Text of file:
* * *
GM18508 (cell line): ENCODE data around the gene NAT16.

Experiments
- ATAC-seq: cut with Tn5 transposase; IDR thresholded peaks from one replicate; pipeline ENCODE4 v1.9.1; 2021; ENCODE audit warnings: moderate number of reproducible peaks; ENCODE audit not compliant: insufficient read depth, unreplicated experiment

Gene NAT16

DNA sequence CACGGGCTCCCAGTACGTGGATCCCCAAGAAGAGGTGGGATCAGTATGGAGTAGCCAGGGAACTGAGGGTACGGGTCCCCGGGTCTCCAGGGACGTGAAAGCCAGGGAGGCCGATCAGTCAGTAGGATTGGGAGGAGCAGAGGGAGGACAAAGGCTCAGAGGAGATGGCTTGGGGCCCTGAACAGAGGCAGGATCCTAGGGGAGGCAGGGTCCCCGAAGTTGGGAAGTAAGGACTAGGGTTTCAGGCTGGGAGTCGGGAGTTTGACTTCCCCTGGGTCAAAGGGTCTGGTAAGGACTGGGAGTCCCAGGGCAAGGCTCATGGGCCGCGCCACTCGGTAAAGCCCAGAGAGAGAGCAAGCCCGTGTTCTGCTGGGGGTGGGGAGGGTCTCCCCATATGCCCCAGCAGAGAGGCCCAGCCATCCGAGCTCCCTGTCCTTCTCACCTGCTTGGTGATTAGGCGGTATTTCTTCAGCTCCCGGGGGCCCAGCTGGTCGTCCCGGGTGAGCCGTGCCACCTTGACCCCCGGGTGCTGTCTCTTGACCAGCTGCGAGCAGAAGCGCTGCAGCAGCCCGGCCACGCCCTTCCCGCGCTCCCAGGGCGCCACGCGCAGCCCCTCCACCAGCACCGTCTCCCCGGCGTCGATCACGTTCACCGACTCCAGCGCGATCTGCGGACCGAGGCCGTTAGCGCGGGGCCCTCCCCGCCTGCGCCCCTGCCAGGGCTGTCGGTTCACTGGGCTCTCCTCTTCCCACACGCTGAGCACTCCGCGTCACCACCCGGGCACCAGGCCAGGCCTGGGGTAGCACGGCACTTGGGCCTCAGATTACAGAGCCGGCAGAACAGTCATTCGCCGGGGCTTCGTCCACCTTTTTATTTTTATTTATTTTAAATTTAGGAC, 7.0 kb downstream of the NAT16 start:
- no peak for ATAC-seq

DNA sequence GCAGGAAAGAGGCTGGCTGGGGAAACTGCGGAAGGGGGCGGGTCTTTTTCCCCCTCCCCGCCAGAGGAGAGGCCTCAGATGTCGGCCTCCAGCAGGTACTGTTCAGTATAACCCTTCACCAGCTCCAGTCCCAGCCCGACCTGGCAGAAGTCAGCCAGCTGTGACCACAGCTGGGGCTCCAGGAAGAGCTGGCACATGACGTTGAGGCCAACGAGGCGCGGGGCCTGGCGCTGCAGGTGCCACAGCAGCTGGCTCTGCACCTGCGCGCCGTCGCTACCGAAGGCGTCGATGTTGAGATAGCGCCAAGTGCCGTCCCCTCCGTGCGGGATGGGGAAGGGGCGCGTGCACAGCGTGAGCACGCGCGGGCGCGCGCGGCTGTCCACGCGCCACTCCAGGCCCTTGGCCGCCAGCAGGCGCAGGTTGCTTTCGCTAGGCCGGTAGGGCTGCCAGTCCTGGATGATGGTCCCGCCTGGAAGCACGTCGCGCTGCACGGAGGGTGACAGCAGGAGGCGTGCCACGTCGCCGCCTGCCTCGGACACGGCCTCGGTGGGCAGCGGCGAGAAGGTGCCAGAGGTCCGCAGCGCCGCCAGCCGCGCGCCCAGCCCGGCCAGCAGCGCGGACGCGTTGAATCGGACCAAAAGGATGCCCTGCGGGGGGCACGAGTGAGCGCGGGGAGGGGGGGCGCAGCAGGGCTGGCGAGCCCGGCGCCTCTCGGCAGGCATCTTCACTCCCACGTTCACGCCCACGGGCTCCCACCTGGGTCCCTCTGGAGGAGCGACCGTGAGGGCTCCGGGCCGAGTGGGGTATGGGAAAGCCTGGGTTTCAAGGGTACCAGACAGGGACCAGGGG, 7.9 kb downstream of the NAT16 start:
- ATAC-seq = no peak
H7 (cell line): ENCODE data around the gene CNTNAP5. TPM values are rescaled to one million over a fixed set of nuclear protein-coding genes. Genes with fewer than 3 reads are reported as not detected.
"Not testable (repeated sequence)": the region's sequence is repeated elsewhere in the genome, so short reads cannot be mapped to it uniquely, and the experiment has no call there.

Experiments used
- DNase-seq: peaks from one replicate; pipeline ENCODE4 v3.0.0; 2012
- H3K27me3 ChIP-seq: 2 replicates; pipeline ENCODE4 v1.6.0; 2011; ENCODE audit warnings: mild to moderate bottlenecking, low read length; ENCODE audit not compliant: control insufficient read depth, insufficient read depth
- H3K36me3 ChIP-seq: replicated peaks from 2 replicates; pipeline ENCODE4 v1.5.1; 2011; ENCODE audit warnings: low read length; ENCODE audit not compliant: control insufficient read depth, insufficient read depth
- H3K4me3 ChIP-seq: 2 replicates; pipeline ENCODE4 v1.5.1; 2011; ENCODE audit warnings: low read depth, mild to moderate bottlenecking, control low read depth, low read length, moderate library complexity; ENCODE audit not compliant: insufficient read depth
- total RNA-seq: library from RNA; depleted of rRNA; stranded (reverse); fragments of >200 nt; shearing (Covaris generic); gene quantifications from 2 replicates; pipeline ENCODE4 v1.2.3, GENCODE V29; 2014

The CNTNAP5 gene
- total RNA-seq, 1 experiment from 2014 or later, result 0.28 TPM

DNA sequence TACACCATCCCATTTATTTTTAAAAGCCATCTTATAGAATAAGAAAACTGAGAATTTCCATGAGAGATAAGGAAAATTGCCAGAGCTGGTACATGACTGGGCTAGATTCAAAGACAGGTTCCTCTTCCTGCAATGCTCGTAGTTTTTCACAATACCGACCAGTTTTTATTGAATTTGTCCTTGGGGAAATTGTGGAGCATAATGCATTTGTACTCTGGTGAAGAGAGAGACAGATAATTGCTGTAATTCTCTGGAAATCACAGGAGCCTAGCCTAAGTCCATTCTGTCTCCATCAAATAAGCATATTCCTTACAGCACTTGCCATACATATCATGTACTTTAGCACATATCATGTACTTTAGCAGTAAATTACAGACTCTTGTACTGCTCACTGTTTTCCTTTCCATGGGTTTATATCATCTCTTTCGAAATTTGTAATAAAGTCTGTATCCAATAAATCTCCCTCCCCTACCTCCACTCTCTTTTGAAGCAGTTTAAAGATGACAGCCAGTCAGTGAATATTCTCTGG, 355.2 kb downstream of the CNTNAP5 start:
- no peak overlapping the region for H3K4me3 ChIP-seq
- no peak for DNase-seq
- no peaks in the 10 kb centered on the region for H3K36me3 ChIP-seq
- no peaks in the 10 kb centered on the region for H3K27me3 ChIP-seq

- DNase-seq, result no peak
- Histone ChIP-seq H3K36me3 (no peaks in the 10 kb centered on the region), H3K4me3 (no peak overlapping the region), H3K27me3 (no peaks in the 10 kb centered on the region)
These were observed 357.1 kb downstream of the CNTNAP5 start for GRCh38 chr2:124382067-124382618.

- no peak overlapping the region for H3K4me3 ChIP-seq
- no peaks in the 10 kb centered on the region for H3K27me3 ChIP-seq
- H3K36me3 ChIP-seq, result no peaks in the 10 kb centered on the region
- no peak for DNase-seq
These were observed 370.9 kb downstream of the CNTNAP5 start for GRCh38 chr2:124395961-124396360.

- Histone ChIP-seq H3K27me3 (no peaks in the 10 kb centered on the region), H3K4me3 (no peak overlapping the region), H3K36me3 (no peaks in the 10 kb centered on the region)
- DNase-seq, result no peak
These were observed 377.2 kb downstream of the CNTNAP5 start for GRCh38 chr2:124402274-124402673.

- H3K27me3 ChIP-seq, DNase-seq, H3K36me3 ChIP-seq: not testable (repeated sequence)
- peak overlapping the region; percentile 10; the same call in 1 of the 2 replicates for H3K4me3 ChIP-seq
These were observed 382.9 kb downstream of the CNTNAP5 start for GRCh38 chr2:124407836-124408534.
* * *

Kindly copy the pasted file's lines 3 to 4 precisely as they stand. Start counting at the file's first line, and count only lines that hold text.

- ATAC-seq: cut with Tn5 transposase; IDR thresholded peaks from one replicate; pipeline ENCODE4 v1.9.1; 2021; ENCODE audit warnings: moderate number of reproducible peaks; ENCODE audit not compliant: insufficient read depth, unreplicated experiment

Gene NAT16